“Mr. Claremont-Diaz,” he says. “What a treat.”
Alex has not got the damn time. “Move, Shaan.”
“Ms. Bankston called ahead to warn me that you were on the
way,” he says. “As you might have guessed by the ease with which you were able to get through our gates. We thought it best to let you kick up a fuss somewhere more private.”
Shaan smiles, looking as if he might be genuinely enjoying watching two hapless Americans become slowly waterlogged. “You’re aware it’s quite late, and it’s well within my power to have security remove you. No member of the royal family has invited you into the palace.”
“Bullshit,” Alex bites out. “I need to see Henry.”
“I’m afraid I can’t do that. The prince does not wish to be disturbed.”
“Goddammit—Henry!” He sidesteps Shaan and starts shouting up at Henry’s bedroom windows, where there’s a light on. Fat raindrops are pelting his eyeballs. “Henry, you motherfucker!”
“Alex—” says Cash’s nervous voice behind him.
“Henry, you piece of shit, get your ass down here!”
“You are making a scene,” Shaan says placidly.
“Yeah?” Alex says, still yelling. “How ’bout I just keep yelling and we see which of the papers show up first!” He turns back to the window and starts flailing his arms too. “Henry! Your Royal fucking Highness!”
Shaan touches a finger to his earpiece. “Team Bravo, we’ve got a situa—”
“For Christ’s sake, Alex, what are you doing?”
Alex freezes, his mouth open around another shout, and there’s Henry standing behind Shaan in the doorway, barefoot in worn-in sweats. Alex’s heart is going to fall out of his ass. Henry looks unimpressed.
He drops his arms. “Tell him to let me in.”
Henry sighs, pinching the bridge of his nose. “It’s fine. He can come in.”
you,” he says, pointedly looking at Shaan, who does not seem to care at all if he dies of hypothermia. He sloshes into the palace, ditching his soaked shoes as Cash and Shaan disappear behind the door.
Henry, who led the way in, hasn’t even stopped to speak to him, and all Alex can do is follow him up the grand staircase toward his rooms.
“Really nice,” Alex yells after him, dripping as aggressively as he can manage along the way. He hopes he ruins a rug. “Fuckin’ ghost me for a week, make me stand in the rain like a brown John Cusack, and now you won’t even talk to me. I’m really just having a great time here. I can see why all y’all had to marry your fucking cousins.”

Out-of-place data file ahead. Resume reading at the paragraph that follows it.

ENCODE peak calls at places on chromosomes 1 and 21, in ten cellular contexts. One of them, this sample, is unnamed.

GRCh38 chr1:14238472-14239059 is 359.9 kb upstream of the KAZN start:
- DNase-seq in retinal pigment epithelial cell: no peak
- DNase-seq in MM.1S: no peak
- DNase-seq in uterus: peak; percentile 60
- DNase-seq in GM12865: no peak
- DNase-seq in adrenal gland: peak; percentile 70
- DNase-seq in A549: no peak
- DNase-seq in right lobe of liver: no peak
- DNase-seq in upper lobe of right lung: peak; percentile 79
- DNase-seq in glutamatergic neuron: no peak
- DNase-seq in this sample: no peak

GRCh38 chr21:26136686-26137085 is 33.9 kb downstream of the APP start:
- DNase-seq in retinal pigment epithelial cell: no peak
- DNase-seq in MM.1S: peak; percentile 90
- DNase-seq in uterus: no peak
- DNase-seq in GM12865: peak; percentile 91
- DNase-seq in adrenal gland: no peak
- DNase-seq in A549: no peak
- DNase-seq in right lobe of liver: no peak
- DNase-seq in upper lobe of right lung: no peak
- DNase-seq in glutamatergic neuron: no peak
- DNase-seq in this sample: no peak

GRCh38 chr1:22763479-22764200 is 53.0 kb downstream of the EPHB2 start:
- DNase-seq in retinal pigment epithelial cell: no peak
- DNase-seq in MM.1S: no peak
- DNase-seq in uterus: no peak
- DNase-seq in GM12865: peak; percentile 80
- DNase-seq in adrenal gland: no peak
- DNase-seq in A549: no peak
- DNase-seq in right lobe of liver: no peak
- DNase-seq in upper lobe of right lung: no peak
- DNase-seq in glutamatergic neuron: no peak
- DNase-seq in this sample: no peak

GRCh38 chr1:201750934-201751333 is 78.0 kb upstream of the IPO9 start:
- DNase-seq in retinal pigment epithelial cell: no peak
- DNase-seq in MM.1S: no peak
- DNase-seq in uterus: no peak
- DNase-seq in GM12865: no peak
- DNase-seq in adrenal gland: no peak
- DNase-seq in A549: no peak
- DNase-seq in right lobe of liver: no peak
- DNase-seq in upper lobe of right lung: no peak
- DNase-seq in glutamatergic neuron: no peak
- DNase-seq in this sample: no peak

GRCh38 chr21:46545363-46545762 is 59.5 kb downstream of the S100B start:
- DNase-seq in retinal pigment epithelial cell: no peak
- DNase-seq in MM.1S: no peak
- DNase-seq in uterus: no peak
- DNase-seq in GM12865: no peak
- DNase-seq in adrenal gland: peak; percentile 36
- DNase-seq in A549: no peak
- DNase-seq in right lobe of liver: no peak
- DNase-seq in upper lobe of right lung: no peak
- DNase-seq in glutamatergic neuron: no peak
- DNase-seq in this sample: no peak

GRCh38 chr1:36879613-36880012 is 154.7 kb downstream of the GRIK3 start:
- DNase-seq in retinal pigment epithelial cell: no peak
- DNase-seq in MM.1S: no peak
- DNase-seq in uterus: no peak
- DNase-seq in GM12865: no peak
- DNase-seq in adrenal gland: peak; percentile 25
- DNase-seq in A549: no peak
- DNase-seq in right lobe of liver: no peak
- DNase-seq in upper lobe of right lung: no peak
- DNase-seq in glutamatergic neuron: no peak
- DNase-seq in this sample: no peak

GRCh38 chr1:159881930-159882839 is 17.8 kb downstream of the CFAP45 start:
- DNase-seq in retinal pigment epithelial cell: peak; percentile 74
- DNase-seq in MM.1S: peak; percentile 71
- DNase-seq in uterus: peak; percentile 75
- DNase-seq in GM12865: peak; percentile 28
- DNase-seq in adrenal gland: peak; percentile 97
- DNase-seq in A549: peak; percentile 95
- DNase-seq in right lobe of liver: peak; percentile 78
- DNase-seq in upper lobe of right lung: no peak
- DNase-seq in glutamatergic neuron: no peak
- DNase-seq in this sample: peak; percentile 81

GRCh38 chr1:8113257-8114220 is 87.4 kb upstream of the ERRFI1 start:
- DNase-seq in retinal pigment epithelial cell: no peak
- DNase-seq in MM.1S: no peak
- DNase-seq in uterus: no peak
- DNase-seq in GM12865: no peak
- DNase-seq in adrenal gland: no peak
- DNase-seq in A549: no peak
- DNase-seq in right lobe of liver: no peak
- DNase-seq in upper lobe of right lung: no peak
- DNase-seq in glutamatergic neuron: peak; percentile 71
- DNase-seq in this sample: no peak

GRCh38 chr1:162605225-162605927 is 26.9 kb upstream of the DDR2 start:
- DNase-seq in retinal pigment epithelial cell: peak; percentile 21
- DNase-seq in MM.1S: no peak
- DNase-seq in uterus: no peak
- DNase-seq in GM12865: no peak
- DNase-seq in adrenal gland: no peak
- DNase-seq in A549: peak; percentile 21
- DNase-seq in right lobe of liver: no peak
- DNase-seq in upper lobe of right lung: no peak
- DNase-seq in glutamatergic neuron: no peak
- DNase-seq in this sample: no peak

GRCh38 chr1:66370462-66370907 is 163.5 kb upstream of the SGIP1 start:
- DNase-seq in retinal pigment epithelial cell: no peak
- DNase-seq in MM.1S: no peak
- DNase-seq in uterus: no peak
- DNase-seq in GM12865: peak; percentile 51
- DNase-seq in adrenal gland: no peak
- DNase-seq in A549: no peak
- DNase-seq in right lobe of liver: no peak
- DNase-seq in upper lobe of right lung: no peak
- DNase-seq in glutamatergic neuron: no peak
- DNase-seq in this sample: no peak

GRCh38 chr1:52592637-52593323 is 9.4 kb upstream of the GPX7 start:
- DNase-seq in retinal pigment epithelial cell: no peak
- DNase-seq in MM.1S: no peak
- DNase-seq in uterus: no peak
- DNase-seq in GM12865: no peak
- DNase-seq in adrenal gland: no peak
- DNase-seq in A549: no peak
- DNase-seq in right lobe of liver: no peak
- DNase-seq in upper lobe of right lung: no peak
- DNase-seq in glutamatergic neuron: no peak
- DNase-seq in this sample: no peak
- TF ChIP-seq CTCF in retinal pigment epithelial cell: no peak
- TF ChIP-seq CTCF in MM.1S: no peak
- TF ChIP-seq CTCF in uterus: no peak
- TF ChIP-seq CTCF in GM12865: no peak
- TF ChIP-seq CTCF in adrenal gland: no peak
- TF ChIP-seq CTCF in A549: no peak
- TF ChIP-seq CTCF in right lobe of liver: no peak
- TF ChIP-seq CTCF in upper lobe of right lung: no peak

“I’d rather not do this where we might be overheard,” Henry says, taking a left on the landing.
Alex stomps up after him, following him into his bedroom. “Do what?” he says as Henry shuts the door behind them. “What are you gonna do, Henry?”
Henry turns to face him at last, and now that Alex’s eyes aren’t full of rainwater, he can see the skin under his eyes is papery and purple, rimmed pink at his eyelashes. There’s a tense set to his shoulders Alex hasn’t seen in months, not directed at him at least.
“I’m going to let you say what you need to say,” Henry says flatly, “so you can leave.”
Alex stares. “What, and then we’re over?”
Henry doesn’t answer him.
Something rises in Alex’s throat—anger, confusion, hurt, bile. Unforgivably, he feels like he might cry.
“Seriously?” he says, helpless and indignant. He’s still dripping. “What the
is going on? A week ago it was emails about how much you missed me and meeting my fucking
and that’s it? You thought you could fucking
? I can’t shut this off like you do, Henry.”
Henry paces over to the elaborately carved fireplace across the room and leans on the mantelpiece. “You think I don’t
as much as you?”
“You’re sure as hell acting like it.”
“I honestly haven’t got the time to explain to you all the ways you’re wrong—”
“Jesus, could you stop being an obtuse fucking asshole for, like, twenty seconds?”
“So glad you flew here to
I fucking love you, okay?
” Alex half yells, finally, irreversibly. Henry goes very still against the mantelpiece. Alex watches him swallow, watches the muscle that keeps twitching in his jaw, and feels like he might shake out of his skin. “Fuck, I swear. You don’t make it fucking easy. But I’m in love with you.”
cuts the silence: Henry has taken his signet ring off and set it down on the mantel. He holds his naked hand to his chest, kneading the palm, the flickering light from the fire painting his face in dramatic shadows. “Do you have any idea what that means?”